"I have something funny for you," at break yesterday in Corning a largish woman approached with a big smile on her face, "You know that skinny woman inside me, the one that wants to get out, well I keep that bitch quiet with cookies!" We both roared. It was a nice moment in a day wherein I make the point that a sense of humour keeps us sane in sometimes insane situations. After we were done we were heading up to a place in northen New York that has a name I have never spelled right, Canandagua, I think is the spelling.
Joe had everything in the car and then remembered he had to go back for something. I requested to just sit outside in the sun and fresh air while he was gone. He was cool with that. I took off my wheelchair gloves and instead of tucking them behind me like I usually do, I tucked them into the door handle of the car. The handle was the kind that you reach in and grip, so there was plenty enough room to cram the gloves in.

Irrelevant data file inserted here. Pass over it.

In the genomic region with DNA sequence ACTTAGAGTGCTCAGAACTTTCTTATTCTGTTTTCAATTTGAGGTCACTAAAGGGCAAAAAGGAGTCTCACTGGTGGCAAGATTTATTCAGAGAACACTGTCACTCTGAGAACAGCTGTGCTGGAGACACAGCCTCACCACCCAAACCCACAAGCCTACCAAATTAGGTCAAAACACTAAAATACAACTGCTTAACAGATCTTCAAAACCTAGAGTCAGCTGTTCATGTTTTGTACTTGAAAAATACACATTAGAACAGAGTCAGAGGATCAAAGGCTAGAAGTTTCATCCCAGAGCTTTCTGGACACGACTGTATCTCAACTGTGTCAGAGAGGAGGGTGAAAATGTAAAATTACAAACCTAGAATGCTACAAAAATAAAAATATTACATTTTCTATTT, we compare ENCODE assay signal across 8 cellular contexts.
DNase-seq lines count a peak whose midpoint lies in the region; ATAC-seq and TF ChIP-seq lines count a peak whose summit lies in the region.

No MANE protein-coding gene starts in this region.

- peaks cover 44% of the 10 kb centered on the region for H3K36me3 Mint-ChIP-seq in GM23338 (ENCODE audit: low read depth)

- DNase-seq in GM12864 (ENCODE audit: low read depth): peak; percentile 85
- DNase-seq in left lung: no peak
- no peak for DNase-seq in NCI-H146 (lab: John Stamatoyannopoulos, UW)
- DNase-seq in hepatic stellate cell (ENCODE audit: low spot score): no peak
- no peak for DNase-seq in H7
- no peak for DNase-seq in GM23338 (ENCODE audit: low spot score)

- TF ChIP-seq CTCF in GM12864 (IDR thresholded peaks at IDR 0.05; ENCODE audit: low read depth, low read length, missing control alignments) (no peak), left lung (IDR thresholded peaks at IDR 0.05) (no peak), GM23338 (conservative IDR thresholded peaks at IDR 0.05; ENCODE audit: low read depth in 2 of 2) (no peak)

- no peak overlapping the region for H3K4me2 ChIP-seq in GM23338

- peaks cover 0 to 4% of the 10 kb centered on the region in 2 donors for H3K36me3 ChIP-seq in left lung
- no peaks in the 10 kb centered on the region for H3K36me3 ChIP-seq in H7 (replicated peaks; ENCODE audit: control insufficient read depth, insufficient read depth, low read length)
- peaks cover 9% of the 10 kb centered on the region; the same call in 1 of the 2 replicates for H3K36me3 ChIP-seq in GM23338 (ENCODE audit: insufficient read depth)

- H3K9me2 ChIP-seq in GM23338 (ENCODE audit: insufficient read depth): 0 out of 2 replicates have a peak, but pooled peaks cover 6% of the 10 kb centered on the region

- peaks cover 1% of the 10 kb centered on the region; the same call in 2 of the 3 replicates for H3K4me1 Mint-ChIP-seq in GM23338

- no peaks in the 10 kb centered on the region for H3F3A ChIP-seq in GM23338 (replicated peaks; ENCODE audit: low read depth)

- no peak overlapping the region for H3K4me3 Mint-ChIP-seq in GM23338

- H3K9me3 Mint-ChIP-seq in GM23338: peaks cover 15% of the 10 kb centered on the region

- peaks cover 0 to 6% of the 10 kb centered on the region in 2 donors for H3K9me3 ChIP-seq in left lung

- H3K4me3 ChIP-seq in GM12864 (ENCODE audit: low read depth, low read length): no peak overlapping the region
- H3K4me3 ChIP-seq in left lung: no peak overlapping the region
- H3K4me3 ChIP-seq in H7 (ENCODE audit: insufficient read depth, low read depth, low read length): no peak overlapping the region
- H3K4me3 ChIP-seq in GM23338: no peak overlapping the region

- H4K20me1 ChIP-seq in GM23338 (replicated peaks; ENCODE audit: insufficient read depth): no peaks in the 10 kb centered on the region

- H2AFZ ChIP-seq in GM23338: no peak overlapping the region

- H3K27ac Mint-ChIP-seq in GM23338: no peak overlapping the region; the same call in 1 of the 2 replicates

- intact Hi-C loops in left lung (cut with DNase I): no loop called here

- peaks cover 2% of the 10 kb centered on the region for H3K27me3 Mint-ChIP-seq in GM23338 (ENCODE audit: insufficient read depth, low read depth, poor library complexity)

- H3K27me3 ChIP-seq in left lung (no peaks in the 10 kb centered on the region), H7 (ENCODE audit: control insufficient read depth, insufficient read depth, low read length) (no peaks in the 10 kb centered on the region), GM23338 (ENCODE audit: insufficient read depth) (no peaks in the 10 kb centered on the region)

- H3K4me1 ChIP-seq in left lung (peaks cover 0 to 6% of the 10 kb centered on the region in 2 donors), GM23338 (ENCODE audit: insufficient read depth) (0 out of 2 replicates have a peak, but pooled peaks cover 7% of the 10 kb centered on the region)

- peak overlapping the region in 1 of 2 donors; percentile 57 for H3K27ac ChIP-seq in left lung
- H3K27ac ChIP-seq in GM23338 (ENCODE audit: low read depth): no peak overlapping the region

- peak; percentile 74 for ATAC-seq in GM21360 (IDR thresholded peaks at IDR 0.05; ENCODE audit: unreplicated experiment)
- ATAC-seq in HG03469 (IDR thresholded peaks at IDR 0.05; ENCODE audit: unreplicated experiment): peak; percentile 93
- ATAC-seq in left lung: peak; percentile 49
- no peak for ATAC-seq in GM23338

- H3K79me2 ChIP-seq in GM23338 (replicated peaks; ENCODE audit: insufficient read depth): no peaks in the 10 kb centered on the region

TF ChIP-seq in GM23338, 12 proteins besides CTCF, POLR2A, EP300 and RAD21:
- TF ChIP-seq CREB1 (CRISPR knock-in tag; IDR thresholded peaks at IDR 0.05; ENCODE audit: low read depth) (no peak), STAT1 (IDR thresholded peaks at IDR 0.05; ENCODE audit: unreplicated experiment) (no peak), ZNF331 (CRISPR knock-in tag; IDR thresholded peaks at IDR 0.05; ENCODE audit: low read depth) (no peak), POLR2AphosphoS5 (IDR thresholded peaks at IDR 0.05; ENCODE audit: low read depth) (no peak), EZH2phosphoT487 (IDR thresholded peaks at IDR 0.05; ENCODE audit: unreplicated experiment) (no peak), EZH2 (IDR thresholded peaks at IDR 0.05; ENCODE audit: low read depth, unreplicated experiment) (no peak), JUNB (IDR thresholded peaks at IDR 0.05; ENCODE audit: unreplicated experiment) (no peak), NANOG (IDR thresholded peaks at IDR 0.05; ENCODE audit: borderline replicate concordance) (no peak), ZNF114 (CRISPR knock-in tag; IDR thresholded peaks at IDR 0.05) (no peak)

We got me into the car and Joe into the drivers seat and we were off to the last stop before home. I'm looking forward to home. We hit the freeway and were off. About 3 miles before our turn off, Joe pointed out the car next to us. There were two women in the front seat and a teenaged boy with Down Syndrome in the back seat. The driver was waving at us and the teen with Down Sydrome was looking over at the car and laughing so hard that we could practically hear him.
My ego responded and I said, "She probably recognizes me from one of the lectures here.
Joe gave me that "In your world you are Madonna" smile of his and said, "I don't think so."
Being convinced that he was being warned about a bad tire or something he pulled over to check. They pulled up behind us. The woman on the passenger side got out as got there as Joe discovered that my gloves had been left tucked securely in the hand grip of the back door. But the shape they were in looked like the gloves had bee positioned to give the world the finger. Something I've wanted to do every now and then, but not that day.
I heard them talking and he told me that they'd noticed it because her nephew with Down Syndrome saw it and started laughing. "He still likes that kind of humour," the woman explained, "He's a guy, he'll always like that kind of humour."
After a few seconds, Joe glanced at me and I knew something was coming.
"Never heard of Hingsburger."